The film Pad Man is based on a true story, played by Bollywood actor Akshay Kumar. Bollywood stars Radhika Apte and Sonam Kapoor are the female leads in the movie. It takes inspiration from the life of Arunachalam Muruganantham, who is a Tamil Nadu-based social activist. He revolutionized the concept of menstrual hygiene in the rural parts of India through his efforts directed at creating a low-cost sanitary napkin machine. The film also take inspiration from the short story “The Sanitary Man of Sacred Land,” from Twinkle Khanna’s book, The Legend of Lakshmi Prasad.

Padman essentially revolves around the story of Arunachalam, the person who invented low-cost and affordable sanitary pads. It is all the more commendable that the innovation came from a man who was a school dropout and belonged to a poor family in South India. He has revolutionized menstrual health in other developing countries too through his invention. However, Arunachalam’s invention came at a substantial personal cost: he almost lost his family, money as well as his place in the society.

How did the Pad Man journey start?

In 1998, Arunachalam was newly married and lived with his wife, Shanthi, and his widowed mother. One day, he saw Shanthi hiding something from him. He was shocked to discover that they were rags or clothes that she used during menstruation. When Arunachalam asked his wife why she did not use sanitary pads, she said that if she bought them, she would not be able to afford milk or even run the household.

‘It all started with my wife. I will be honest. I would not even use it to clean my scooter,” Muruganantham has told BBC. Wanting to ease the troubles of his wife, Arunachalam went to town to buy a sanitary pad. The shopkeeper handed it to him hurriedly, as if it were something illegal. Moreover, after he feeling it in his hands, he started wondering why it was so exorbitantly prices. He was surprised why 10 grams of cotton, which cost 10 paise, should be sold at Rs. 4, almost 40 times the price of the material. He decided that he could make them cheaper.

Pad Man wore his sanitary pads himself

He then made a sanitary pad from cotton and started getting volunteers to try his product. Initially, he was astonished to find that women hardly used it in the surrounding villages. In fact, the figures were fewer than 1 in 10. His findings were correct. According to a 2011 survey by AC Nielsen, which had been commissioned by the government, it was discovered that just 12 per cent of women in India used sanitary pads.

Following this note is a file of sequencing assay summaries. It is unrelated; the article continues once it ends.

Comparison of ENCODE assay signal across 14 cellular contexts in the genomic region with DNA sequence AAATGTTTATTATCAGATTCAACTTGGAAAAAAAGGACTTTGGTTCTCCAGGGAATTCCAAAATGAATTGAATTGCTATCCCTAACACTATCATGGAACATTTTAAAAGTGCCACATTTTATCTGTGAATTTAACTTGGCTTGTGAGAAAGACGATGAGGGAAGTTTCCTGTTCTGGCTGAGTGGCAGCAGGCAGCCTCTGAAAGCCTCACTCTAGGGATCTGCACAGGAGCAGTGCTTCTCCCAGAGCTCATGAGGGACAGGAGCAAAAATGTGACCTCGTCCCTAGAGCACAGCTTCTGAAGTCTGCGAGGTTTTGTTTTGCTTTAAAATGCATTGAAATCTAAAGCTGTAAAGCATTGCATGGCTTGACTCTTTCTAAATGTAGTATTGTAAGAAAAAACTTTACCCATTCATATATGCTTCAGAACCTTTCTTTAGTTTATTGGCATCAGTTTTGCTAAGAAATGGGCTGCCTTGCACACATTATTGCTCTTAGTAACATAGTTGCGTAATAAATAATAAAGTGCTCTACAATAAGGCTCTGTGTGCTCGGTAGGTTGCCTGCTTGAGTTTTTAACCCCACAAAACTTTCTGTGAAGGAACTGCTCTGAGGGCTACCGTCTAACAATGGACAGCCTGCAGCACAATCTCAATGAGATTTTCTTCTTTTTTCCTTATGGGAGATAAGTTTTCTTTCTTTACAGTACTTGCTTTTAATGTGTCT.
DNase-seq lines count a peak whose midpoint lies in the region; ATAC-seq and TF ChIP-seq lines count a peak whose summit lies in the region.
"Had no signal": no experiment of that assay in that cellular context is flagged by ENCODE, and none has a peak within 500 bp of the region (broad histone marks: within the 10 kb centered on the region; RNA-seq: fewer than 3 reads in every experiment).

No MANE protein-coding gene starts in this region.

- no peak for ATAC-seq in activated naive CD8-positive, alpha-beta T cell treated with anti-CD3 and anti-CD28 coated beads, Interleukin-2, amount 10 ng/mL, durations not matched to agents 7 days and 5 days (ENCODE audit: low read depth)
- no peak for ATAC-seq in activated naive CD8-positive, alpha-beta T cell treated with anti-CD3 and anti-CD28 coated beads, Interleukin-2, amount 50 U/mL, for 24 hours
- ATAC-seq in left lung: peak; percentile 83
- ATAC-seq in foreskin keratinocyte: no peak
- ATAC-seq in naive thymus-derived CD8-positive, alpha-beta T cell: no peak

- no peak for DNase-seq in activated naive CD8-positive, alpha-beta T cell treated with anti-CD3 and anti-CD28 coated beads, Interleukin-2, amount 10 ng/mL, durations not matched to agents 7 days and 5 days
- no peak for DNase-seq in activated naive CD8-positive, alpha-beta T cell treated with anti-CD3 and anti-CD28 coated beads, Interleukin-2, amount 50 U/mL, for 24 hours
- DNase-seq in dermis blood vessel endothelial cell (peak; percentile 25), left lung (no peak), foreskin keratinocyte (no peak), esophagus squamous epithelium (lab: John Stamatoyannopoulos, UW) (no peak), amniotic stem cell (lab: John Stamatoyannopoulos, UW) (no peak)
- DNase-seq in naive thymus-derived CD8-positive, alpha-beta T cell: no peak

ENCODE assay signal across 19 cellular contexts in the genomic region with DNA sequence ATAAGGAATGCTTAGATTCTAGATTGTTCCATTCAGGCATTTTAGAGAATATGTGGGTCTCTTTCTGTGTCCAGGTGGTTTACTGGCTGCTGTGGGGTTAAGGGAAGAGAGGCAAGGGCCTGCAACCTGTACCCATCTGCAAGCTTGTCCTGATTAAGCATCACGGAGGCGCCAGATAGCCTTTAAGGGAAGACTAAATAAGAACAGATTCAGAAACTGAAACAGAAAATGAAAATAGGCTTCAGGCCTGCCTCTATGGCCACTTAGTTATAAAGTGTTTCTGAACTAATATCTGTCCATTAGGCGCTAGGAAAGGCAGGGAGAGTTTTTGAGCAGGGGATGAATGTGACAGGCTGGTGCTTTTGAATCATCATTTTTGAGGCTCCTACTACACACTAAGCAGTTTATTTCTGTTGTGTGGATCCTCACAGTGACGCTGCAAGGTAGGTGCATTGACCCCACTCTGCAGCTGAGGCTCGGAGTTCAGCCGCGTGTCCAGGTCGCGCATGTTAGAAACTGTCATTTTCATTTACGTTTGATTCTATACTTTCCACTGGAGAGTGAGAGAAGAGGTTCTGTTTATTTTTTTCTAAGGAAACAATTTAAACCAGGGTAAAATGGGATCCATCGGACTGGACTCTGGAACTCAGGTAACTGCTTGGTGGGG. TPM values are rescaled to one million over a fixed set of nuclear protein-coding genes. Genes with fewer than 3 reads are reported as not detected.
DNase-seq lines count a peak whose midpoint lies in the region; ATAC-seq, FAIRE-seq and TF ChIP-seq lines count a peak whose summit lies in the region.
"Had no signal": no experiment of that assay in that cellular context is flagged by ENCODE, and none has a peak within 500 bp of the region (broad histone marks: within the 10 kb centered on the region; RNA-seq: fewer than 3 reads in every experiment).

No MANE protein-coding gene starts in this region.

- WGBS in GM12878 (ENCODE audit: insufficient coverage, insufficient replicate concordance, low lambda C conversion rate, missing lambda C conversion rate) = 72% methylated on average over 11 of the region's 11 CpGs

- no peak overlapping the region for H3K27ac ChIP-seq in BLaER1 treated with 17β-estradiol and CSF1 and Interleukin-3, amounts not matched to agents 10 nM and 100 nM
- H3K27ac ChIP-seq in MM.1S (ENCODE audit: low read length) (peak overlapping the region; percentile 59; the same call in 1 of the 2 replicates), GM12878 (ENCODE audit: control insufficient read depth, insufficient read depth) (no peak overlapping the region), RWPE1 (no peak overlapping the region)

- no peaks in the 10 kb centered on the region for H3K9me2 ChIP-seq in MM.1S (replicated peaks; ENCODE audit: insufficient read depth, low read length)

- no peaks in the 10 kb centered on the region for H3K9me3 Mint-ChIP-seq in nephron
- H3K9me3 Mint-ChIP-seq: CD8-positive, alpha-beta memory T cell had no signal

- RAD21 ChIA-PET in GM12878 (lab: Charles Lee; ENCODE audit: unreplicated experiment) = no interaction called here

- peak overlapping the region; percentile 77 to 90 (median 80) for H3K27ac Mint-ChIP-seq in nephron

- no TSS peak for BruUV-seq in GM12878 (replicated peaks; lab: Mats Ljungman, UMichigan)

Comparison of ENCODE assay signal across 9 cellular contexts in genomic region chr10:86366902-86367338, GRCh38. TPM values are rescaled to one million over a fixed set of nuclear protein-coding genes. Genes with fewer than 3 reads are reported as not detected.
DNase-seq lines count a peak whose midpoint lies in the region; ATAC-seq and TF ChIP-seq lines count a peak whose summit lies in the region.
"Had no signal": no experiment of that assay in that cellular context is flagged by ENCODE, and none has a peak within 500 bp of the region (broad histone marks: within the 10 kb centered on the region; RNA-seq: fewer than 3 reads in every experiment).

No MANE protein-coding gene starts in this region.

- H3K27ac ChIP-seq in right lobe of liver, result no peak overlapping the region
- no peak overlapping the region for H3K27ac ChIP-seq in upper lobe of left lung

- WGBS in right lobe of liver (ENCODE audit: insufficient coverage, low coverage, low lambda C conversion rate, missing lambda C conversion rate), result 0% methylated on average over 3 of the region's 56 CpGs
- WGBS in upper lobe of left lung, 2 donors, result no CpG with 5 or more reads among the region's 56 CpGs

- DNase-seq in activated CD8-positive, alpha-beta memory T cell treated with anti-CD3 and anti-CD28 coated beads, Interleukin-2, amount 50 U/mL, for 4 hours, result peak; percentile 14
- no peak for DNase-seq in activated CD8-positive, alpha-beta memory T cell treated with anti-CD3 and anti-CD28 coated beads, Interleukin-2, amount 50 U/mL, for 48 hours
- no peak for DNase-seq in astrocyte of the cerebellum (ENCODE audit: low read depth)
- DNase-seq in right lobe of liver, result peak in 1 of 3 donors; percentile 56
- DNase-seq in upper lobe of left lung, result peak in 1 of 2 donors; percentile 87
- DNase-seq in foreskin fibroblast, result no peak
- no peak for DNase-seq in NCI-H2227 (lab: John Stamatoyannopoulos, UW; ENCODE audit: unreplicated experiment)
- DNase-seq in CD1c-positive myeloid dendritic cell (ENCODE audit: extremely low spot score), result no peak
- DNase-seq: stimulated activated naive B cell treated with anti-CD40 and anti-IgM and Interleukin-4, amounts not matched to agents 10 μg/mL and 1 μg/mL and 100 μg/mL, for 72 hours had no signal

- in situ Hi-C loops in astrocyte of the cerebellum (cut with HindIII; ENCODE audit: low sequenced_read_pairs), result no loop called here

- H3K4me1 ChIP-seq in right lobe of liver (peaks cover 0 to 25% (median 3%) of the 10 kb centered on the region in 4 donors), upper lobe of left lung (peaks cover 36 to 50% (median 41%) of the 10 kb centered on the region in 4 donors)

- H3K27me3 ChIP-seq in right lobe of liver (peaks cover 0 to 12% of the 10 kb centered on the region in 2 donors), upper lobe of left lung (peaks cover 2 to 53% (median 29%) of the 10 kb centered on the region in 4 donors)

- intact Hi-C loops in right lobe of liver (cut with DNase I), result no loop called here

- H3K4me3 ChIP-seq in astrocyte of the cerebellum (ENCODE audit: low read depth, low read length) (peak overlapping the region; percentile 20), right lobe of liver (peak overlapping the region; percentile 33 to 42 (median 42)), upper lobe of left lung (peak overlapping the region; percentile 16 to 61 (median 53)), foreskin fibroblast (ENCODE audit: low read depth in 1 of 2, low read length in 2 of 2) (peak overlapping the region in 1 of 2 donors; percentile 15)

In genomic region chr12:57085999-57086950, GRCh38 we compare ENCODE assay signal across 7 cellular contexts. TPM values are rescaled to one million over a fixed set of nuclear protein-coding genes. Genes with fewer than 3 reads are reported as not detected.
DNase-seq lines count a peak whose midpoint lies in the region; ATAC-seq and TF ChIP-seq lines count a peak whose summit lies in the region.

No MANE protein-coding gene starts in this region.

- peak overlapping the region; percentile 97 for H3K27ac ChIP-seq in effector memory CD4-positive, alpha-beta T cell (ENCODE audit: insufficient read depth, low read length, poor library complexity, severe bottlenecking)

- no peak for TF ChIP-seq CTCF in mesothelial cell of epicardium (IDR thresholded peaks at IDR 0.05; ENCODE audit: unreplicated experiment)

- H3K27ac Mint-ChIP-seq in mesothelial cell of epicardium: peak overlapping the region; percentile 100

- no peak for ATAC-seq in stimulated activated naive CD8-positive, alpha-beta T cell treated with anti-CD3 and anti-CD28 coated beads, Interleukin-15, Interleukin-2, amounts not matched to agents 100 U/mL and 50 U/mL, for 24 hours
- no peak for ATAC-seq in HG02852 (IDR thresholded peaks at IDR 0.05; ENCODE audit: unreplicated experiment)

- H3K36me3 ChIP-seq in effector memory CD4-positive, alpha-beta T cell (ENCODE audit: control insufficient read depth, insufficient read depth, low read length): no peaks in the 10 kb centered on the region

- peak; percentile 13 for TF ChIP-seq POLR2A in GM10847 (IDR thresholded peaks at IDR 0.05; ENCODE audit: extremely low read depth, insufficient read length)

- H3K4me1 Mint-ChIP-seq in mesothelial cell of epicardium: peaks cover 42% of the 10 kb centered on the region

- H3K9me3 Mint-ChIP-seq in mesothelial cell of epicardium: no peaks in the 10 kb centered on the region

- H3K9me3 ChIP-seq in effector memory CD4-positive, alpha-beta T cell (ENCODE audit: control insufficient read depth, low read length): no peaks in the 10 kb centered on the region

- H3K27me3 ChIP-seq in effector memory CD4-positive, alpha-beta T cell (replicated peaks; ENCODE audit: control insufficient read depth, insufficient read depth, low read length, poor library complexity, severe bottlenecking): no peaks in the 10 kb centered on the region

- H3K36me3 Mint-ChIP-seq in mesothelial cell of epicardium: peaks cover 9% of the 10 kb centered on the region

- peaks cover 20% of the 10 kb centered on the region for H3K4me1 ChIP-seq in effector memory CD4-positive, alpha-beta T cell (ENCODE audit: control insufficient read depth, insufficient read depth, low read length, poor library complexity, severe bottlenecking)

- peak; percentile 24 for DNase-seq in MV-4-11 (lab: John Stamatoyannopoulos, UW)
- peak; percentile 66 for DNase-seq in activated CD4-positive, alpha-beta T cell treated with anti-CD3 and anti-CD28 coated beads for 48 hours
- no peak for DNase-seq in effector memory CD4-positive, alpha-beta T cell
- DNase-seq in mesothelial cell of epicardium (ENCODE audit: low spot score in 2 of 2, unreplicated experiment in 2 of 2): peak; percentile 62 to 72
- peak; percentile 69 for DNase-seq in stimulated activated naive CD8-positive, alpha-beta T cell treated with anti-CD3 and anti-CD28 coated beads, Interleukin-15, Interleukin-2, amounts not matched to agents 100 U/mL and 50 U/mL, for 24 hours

Arunachalam was even more surprised to find that women do not only use old rags but also other unhygienic substances like leaves. Also, women who did use cloths find it embarrassing to dry them in the sun, so that they don’t get disinfected. Around 70 per cent of reproductive diseases in India are due to poor menstrual hygiene and is responsible to a large extent for maternal mortality.

However, his experiments yielded little results. That was when he decided to wear it himself. He created a uterus from a football bladder through punching holes in it and filling it with a goat’s blood. Due to his efforts, he was even ostracized by his society. Even his wife left him.

“My wife gone, my mum gone, ostracised by my village – I was left all alone in life,” recalls Arunachalam, inventor and social entrepreneur.

Muruganantham wrote to big manufacturing companies to find out how they made their product as his own was unable to match up with them. He even got the machine just to find out that it was expensive to make pads through it. He needed to design his own. After 4 years, he created a low-cost method for making sanitary pads. First, a machine breaks down hard cellulose into fluffy kind of material, which is then packed and wrapped in non-woven cloth and disinfected through an ultraviolet treatment unit. However, Arunachalam wanted to create user-friendly machines and technology. He kept the machines simple so they could be maintained by women.

He invention was backed by the IIT in a competition for a national innovation award. Out of all the 943 entries, his came first. He was awarded by then President of India, Pratibha Patil. It took him 18 months to build around 250 machines. He took them to the poorest states of North India: Bihar, Rajasthan, Madhya Pradesh, and Uttar Pradesh. Most of his clients are NGOs as well as women self-help groups. The machine costs Rs. 75,000. Each machine convert thousands of women to pad usage and also provides employment for around 10. They are able to make 200–250 pads a day, which sell for around Rs. 2.5 each. There is no brand: It is by women, for women, and to women.